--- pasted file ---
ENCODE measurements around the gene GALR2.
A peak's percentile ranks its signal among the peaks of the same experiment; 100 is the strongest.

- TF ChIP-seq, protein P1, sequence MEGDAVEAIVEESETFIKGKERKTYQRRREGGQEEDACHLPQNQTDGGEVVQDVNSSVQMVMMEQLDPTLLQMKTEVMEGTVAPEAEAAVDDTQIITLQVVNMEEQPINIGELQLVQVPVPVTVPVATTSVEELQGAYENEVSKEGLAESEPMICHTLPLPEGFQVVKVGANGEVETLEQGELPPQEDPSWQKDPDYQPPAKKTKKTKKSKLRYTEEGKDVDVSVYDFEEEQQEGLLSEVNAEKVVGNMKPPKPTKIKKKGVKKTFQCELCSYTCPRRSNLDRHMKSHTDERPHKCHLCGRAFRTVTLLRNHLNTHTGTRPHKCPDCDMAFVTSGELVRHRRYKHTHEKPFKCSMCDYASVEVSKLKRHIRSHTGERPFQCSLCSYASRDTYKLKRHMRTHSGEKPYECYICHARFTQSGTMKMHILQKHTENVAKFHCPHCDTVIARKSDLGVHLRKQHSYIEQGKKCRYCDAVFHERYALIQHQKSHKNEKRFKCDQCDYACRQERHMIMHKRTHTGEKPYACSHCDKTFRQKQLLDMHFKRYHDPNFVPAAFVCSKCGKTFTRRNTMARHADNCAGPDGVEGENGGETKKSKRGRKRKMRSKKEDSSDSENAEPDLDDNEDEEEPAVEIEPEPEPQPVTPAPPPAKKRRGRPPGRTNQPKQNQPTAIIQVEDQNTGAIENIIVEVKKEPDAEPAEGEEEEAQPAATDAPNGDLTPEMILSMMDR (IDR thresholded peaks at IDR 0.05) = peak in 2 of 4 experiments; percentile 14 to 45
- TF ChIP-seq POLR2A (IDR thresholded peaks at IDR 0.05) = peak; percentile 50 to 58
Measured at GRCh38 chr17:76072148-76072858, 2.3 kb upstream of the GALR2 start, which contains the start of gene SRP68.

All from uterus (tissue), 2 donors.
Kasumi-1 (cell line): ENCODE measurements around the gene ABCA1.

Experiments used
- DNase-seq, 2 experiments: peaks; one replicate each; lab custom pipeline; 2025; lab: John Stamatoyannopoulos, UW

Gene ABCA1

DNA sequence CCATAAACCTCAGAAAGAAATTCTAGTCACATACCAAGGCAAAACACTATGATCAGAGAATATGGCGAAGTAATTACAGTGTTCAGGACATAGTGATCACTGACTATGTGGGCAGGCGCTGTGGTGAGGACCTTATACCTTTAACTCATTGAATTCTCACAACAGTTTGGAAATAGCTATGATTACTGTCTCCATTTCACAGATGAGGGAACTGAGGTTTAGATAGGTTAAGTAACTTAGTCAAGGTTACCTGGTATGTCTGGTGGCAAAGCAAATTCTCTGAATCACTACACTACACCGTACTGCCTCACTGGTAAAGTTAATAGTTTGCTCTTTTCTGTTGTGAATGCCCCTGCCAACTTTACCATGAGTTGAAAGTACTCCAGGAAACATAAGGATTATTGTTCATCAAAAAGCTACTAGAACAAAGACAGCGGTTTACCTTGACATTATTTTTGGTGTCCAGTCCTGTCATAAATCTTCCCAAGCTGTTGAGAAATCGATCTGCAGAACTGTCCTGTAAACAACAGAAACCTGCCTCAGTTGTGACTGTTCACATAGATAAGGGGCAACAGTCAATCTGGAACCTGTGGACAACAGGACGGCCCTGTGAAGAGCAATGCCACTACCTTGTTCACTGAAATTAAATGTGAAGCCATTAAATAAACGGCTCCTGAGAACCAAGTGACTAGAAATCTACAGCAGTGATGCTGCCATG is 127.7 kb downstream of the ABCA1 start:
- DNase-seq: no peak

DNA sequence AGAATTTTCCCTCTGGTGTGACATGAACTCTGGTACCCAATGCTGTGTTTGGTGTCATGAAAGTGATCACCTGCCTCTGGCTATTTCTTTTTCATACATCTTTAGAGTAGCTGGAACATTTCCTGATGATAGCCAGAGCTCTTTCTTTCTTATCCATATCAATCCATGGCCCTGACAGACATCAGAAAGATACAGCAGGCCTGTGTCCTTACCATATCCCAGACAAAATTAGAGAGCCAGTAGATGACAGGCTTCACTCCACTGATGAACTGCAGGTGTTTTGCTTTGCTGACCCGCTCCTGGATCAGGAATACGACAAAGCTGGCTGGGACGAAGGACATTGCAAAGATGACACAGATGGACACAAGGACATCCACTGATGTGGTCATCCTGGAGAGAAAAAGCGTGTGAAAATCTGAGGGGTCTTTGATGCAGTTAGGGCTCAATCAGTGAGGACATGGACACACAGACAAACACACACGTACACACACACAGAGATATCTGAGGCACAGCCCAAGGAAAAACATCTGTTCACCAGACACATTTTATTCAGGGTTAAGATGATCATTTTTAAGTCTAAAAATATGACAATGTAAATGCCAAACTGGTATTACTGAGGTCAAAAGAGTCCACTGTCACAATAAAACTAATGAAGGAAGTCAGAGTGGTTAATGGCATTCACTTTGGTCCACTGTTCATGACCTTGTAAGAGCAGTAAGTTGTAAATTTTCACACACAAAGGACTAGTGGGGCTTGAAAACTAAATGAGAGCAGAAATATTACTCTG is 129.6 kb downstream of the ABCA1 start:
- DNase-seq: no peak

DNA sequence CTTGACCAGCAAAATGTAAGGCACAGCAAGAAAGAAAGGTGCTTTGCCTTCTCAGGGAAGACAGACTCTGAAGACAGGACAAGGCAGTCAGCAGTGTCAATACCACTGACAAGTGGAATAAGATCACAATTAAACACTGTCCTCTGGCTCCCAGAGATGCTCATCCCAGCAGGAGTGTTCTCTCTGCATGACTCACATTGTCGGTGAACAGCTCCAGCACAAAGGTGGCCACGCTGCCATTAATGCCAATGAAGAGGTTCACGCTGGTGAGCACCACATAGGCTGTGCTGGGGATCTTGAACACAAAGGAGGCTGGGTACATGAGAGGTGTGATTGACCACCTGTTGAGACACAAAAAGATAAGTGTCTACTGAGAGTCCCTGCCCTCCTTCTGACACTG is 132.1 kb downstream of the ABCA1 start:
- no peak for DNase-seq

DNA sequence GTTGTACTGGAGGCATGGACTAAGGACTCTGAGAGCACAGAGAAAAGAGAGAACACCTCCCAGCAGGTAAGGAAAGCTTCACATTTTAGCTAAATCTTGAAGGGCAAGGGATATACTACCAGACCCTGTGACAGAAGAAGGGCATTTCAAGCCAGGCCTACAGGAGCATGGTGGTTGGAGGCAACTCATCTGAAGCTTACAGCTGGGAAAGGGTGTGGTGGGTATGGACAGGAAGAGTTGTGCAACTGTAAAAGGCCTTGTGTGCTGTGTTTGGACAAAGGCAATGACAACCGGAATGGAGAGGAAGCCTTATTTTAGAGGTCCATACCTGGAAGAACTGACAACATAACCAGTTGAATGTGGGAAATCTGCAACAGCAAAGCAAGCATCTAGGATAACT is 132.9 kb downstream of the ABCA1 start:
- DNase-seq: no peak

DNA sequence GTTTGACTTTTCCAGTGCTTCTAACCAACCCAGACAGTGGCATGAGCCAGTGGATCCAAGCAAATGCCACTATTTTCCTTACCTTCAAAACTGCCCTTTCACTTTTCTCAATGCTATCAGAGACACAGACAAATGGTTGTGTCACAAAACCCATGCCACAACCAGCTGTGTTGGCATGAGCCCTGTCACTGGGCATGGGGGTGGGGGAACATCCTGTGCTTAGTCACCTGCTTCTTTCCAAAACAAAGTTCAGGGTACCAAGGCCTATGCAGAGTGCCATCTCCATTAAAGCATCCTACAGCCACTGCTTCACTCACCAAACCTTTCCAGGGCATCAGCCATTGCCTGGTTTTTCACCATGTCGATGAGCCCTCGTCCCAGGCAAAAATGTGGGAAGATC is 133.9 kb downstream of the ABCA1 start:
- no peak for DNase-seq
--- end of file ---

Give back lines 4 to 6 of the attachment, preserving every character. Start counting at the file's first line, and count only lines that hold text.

- TF ChIP-seq POLR2A (IDR thresholded peaks at IDR 0.05) = peak; percentile 50 to 58
Measured at GRCh38 chr17:76072148-76072858, 2.3 kb upstream of the GALR2 start, which contains the start of gene SRP68.

All from uterus (tissue), 2 donors.